DC awards 285-acre disputed land to Khodays

Last Updated 05 December 2018, 19:12 IST

Reversing his predecessor’s ruling, the Special Deputy Commissioner (Bengaluru Urban) has ordered to transfer the 285 acres of land on the city outskirts to the private parties who claimed ownership.

The parcel of land in survey number 137 at BM Kaval village, Kengeri hobli in Bengaluru South taluk, has been ordered in favour of two women, the family of late liquor baron KL Srihari Khoday and others.

The previous Special DC gave three rulings declaring the entire 310 acres and 18 gunta in survey number 137 as government land.

The current Special DC Rangappa stated in his order that only 25.9 acres may be declared as government land.

The Special DC court began fresh proceedings on July 27, 2017, as directed by the Karnataka High Court to give `sufficient opportunity’ to Khodays and other applicants.

The private parties claimed that the land was Hiduvali (holding). Two individuals – Motamma and Nagamma - contended that 285 acres and nine guntas of land is Hiduvali (holding) land and that one Narasimha Rao Shindhe, the original owner, executed a sale deed in favour of Narasi Devaru and his son Eerappa in 1940-41.

The women said they were daughters of Eerappa and are therefore the legitimate owners of the Hiduvali land.

The Special DC’s proceedings were completed in six hearings from July to August 2018 (July 20, July 26, July 30, July 31, August 1 and August4).

He explained in his order how the very court, in its previous inquiries and hearings, held that no documents were found in support of the claim made by the Khodays and others.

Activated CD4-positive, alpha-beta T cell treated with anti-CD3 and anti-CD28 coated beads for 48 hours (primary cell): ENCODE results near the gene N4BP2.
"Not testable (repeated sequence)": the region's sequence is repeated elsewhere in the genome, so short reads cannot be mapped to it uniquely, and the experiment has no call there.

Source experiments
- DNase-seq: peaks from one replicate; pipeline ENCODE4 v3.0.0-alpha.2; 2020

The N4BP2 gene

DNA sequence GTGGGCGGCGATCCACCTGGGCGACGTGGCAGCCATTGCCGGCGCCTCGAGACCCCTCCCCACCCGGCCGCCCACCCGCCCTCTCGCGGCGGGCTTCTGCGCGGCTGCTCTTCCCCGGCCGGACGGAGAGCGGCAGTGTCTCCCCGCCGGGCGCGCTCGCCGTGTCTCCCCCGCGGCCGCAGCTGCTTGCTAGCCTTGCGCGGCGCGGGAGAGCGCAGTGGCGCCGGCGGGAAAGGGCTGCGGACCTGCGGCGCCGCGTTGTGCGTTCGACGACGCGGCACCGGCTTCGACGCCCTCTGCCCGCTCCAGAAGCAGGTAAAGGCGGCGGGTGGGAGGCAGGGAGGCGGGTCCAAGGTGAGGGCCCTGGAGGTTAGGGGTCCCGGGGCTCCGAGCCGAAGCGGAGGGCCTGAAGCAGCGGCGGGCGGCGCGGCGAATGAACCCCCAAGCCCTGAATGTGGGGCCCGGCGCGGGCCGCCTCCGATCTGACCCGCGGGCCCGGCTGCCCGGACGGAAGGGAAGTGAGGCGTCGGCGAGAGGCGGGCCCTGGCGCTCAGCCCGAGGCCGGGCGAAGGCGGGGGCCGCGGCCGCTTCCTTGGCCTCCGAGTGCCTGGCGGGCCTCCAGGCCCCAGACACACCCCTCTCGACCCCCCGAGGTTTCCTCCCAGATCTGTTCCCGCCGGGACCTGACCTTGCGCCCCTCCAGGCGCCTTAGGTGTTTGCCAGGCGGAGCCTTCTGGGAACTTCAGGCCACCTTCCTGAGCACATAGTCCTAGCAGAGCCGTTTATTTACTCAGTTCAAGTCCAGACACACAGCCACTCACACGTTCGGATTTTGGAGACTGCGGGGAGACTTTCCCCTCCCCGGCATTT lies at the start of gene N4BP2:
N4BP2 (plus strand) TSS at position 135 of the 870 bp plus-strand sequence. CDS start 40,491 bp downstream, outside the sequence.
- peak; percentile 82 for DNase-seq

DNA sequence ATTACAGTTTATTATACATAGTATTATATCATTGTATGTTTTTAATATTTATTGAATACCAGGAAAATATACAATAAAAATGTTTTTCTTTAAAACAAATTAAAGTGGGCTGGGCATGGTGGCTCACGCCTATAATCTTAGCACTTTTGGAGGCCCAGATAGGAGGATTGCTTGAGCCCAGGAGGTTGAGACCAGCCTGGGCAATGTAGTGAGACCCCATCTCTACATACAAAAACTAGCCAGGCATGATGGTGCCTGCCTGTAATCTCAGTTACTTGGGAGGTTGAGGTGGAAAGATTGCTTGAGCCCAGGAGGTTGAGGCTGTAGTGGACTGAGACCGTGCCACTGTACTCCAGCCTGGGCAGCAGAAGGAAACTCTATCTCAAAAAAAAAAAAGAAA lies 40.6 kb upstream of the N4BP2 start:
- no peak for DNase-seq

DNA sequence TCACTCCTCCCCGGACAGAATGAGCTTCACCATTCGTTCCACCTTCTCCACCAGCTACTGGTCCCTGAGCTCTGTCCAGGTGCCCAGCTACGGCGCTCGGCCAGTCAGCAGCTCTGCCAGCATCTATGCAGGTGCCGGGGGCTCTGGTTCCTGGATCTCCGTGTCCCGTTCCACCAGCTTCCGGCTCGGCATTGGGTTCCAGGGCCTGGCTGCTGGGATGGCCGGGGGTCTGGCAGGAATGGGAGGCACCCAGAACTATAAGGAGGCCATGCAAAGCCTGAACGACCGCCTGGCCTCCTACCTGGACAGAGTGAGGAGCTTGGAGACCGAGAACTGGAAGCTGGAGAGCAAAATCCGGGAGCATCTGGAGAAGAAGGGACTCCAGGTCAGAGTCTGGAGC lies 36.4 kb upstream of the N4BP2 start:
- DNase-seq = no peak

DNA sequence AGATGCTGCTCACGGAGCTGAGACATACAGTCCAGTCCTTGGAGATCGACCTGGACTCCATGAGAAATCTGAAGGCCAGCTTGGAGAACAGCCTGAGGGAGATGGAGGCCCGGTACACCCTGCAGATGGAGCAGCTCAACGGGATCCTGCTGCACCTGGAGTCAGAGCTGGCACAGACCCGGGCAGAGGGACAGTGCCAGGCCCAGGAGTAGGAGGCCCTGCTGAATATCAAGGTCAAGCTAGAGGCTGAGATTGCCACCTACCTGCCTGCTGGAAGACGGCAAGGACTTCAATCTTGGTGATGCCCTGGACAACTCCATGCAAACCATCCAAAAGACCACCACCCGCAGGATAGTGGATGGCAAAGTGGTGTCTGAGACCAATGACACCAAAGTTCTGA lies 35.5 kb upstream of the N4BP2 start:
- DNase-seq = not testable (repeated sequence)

So much so that the tahsildar-Bengaluru South had filed a report on August 7, 2018 reasserting that it was government land and that there was no change in the report submitted in 2015. The tahsildar cited records to claim that the land was Muft kaval or grazing land.

However, the Special DC wrote to the Joint Director of Land Records to ascertain if the land was holding or government land.

After receiving the report from Land Records, the Special DC concluded that the entry of Phada or government (as per Revisional Settlement register) was suspicious.

He held that if it was declared as Phada land for tax due, then the revenue authorities should have auctioned the land. “There is no record available to conclude that it was government land or Phada for tax due,” the Special DC said in his order.

“Records available do not suggest that the land was acquired for it to be considered as government land. The available preliminary record, survey report and sale deeds of 1924 and 1940 establish that the land is originally Hiduvali (holding),” the Special DC ruled.

The legal battle for the land has been going on since 2001. The then tahsildar Bengaluru South had raised suspicion on transfer of rights over the government land and a case was registered in 2001.

In January 2003, the Special DC court declared the grant certificates presented by the Khodays as forged and ordered to enter the land as government-owned in the revenue records.

“The 2003 order and the ones issued subsequently declaring the property as government land was challenged in the Karnataka High Court on the grounds that the Khodays didn’t get sufficient opportunity,” said an official.

“So a similar order was passed in July 2005 dismissing the claims by the Khodays. The appeal challenging this order was also dismissed and the High Court upheld the 2005 order,” the official added.

The joint legislative committee on encroachment of government lands recommended to the government in 2007 to file criminal case against KL Srihari Khoday for grabbing government land in survey number 137.

(Published 05 December 2018, 18:42 IST)

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